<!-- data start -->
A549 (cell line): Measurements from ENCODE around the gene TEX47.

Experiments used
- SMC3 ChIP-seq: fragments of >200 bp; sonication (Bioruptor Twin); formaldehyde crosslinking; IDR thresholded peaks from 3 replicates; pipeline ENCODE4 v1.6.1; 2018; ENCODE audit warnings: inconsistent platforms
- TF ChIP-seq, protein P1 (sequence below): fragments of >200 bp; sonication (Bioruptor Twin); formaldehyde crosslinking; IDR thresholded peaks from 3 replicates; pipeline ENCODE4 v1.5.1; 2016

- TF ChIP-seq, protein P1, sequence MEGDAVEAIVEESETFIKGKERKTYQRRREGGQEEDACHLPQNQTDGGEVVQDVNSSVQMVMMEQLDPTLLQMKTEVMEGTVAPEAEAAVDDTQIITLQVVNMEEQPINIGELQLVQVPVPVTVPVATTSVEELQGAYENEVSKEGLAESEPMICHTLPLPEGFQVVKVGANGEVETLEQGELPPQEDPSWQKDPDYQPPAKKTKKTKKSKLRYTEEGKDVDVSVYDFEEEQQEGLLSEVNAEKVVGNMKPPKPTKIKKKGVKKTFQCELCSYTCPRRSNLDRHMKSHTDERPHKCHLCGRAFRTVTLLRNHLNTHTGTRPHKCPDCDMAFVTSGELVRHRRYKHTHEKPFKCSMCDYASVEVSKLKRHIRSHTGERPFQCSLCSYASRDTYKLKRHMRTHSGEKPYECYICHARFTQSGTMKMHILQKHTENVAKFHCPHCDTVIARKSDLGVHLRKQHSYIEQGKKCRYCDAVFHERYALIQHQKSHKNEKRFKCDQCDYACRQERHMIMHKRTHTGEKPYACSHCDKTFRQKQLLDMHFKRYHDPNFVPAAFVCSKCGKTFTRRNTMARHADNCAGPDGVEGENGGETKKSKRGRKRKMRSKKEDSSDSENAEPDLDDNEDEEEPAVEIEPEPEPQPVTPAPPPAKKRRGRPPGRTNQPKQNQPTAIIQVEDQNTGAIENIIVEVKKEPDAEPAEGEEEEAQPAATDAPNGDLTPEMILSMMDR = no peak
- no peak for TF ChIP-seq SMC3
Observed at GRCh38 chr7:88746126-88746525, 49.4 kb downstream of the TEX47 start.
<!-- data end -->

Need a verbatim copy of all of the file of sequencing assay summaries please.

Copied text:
A549 (cell line): Measurements from ENCODE around the gene TEX47.

Experiments used
- SMC3 ChIP-seq: fragments of >200 bp; sonication (Bioruptor Twin); formaldehyde crosslinking; IDR thresholded peaks from 3 replicates; pipeline ENCODE4 v1.6.1; 2018; ENCODE audit warnings: inconsistent platforms
- TF ChIP-seq, protein P1 (sequence below): fragments of >200 bp; sonication (Bioruptor Twin); formaldehyde crosslinking; IDR thresholded peaks from 3 replicates; pipeline ENCODE4 v1.5.1; 2016

- TF ChIP-seq, protein P1, sequence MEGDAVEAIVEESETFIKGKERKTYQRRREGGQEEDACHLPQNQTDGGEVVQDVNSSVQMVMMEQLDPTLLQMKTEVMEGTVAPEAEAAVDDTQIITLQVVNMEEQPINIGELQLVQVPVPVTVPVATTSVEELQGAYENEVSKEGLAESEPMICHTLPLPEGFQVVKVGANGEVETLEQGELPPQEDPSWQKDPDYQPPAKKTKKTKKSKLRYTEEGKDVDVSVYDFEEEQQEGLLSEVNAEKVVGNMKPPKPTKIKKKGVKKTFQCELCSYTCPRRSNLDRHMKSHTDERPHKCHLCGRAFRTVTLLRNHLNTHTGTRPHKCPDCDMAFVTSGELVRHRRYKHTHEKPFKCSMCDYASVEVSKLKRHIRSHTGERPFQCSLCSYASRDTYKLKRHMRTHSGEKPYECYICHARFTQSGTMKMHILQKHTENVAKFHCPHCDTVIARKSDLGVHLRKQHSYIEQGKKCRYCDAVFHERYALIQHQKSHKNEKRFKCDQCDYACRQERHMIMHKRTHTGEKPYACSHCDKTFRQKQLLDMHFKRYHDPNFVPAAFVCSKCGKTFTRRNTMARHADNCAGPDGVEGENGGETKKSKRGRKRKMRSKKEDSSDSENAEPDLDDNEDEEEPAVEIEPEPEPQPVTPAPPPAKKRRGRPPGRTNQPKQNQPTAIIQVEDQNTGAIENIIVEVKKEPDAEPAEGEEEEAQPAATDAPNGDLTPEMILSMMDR = no peak
- no peak for TF ChIP-seq SMC3
Observed at GRCh38 chr7:88746126-88746525, 49.4 kb downstream of the TEX47 start.